This book provides an updated and comprehensive review of the development of Japan's local government system over the past half century. It corrects the view that Japan is over-centralized by providing examples of expanding local government autonomy over time. Such examples include the success of local initiatives in anti-pollution, healthcare, and welfare policies. It also shows that gradual and controlled decentralization, as practised in Japan, has helped avoid coordination problems while providing time and resources for local governments to build capacity to undertake development projects, programmes, and planning. In so doing, it offers an alternative to the view that maximum autonomy quickly granted is the best way to develop local governments.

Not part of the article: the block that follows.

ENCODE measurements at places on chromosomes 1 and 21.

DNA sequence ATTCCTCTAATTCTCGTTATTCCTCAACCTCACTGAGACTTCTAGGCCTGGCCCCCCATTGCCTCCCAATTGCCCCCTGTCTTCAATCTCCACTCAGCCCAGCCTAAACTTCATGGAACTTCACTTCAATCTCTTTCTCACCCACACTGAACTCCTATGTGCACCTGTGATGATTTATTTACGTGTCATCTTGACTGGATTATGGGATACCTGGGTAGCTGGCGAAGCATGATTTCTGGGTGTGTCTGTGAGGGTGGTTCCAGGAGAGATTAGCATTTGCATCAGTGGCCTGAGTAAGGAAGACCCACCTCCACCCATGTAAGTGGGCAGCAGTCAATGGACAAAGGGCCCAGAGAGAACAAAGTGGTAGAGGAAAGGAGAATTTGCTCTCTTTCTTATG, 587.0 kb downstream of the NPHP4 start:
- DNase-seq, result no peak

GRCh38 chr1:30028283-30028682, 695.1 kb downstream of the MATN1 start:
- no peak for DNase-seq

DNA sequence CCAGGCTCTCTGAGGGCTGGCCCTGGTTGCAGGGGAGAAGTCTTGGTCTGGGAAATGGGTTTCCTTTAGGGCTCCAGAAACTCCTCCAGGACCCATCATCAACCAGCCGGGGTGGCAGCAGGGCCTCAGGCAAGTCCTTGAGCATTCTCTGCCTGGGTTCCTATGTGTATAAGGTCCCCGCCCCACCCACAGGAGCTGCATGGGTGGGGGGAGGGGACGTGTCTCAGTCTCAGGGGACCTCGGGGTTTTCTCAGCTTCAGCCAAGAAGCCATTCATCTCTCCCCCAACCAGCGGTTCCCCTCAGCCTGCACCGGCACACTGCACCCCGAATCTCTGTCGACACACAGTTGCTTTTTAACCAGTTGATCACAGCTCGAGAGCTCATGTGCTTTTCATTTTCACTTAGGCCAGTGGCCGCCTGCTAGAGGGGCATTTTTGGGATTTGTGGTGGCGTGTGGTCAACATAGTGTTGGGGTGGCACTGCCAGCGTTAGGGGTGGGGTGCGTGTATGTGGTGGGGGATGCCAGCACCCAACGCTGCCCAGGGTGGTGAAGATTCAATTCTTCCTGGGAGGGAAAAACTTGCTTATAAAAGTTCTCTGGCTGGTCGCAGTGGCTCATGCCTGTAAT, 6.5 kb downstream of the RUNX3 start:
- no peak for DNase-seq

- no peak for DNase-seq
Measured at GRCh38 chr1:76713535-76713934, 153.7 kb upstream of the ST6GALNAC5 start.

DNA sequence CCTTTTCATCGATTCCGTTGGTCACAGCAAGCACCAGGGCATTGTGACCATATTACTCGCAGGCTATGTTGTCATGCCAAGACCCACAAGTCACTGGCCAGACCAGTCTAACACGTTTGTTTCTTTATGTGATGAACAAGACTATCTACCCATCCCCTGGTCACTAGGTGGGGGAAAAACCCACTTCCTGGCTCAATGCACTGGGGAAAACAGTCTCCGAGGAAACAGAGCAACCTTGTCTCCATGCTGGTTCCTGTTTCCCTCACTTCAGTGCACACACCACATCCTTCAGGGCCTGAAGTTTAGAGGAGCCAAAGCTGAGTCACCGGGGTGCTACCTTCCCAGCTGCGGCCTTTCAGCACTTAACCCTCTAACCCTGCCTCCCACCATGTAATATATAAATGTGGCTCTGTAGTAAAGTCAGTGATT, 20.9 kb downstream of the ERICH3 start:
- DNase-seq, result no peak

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Ikuo Kume is Professor of Political Science in the Faculty of Law at Kobe University, Japan.
Farrukh Iqbal is Regional Coordinator, East Asia Programs at the World Bank Institute, World Bank.
Michio Muramatsu is Professor in the Faculty of Law at Kyoto University, Japan.
... for those who see merit in administrative effectiveness as well as narrowly defined efficiency, there is much to consider here. * Political Studies Review *
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Book Description Oxford University Press, USA, 2002. Hardcover. Book Condition: New. Bookseller Inventory # DADAX0199248281